Yeah, that’ll work.
A card room employee at Tukwila’s Macau Casino must not have read the signs.
Or her boss.
Or the people whose pockets were picked. Clean. And then some.
The employee was arrested recently after “preying on people with gambling problems.”
Evidently, prying eyes observed her preying.
“Authorities believe Macau Casino’s general manager was aware of the activities. His gambling license was suspended.”
Two years the casino employee’s activities went on apace while the GM reportedly looked the other way.
“The Washington State Gambling Commission (WSGC) says the suspect often targeted people ‘who clearly had gambling problems’ and many who were ‘earning minimum wage and struggled just to pay the monthly or weekly interest (10–15 percent) owed on the loans.’”
One-hundred loans “totaling at least $300,000” to patrons whose losses in the casino far exceeded their minimum-wage ability to pay.
Low-income losers chasing their losses by taking on loans with exorbitant interest rates.
Enter commission director Dave Trujillo.
“It is our duty to protect the public from people like her,” said Trujillo.
And how do we protect the public from the WSGC?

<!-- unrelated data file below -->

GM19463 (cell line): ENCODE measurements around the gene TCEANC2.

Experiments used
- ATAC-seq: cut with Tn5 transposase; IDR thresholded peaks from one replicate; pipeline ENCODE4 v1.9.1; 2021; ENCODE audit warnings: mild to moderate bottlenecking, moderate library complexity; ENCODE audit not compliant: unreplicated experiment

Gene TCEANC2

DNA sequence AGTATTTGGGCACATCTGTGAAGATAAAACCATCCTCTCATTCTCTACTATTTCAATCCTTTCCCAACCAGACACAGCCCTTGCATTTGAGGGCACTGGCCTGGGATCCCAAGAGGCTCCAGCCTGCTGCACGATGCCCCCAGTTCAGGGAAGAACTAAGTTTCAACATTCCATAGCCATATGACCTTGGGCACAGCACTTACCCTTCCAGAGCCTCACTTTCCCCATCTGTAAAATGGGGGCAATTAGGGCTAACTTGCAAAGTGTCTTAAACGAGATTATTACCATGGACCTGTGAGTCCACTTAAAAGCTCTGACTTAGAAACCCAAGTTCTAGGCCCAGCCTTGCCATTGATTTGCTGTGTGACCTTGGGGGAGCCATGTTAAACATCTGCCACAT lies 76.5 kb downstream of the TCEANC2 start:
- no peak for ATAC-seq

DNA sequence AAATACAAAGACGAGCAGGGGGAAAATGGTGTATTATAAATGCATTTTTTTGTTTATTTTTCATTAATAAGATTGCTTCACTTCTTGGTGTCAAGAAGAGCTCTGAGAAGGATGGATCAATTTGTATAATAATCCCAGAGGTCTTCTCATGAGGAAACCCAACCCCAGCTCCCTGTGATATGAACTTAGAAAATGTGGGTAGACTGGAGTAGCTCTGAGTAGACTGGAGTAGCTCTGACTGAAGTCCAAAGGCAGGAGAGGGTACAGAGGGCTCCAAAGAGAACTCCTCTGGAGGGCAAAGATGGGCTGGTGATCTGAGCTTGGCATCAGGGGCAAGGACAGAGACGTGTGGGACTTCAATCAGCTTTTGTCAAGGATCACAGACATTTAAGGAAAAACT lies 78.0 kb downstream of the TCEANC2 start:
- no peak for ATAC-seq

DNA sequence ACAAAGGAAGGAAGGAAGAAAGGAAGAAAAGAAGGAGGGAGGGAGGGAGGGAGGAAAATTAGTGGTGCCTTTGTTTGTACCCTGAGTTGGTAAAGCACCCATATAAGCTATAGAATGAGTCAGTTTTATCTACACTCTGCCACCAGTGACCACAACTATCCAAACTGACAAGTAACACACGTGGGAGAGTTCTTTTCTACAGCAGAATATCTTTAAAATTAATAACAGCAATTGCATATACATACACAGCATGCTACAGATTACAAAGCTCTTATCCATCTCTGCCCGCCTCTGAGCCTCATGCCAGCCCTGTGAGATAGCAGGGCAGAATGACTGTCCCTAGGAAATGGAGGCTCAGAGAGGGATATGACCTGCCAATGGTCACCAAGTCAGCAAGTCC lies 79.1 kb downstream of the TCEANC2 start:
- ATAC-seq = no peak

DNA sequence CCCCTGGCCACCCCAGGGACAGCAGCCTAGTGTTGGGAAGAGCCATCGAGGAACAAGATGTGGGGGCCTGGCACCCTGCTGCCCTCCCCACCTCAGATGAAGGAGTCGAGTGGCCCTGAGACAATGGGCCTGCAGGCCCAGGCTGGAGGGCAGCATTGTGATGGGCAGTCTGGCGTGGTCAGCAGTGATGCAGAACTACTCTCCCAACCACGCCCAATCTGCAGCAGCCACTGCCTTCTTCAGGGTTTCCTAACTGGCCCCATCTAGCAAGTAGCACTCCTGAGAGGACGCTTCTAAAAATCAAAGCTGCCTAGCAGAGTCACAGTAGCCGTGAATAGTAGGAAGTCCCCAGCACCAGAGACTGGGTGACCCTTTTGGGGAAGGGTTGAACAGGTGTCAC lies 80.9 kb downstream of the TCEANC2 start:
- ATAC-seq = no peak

Or the state legislature, or local predatory governments, for that matter, that very well know – or should – that the clientele served by that local casino conveniently located on the corner nearby, not only are largely comprised of citizens who struggle to survive the unscrupulous sharks lurking among the baccarat tables, but struggle for the means by which to put food on their own table?
Much less pay the rent?
Enter legislators in this just completed session who, concerned – no really – that the state which they admitted “promotes gambling”, believed – at least they said they believed – that they were somewhat obligated to provide resources for pathological gamblers. After all.
Plaster the walls of the gambling halls with more signs warning of the pitfalls of the gambling pit.
If it is in fact the duty, of someone, to protect the public, especially the perennially poor;
if there are, somewhere, in the hallowed halls of the state capital those who, occasionally, feel a twinge of conscience about what they do;
how ‘bout instead of putting up more signs warning of the hypocrisy of the gambling hall pitfalls – plastered on the walls of those very establishments that are purposed to separate people from their paycheck – that the folks who profit from pushing such predatory activities – like the WSGC, and like the casinos, and like the lotteries, and like the local governments that believe they cannot afford to lay off police officers whose salaries are dependent after all upon desperate people (should said governments take the following action) actually advocate to those addicts that instead of some get-rich-quick-scheme hawked by all of the entities above, they should instead bank their meager assets thus enhancing their ability to actually realize financial security?
Yeah, that’s going to happen.
And to think there are some elected leaders who would add the retail sale of marijuana to this morass of misery.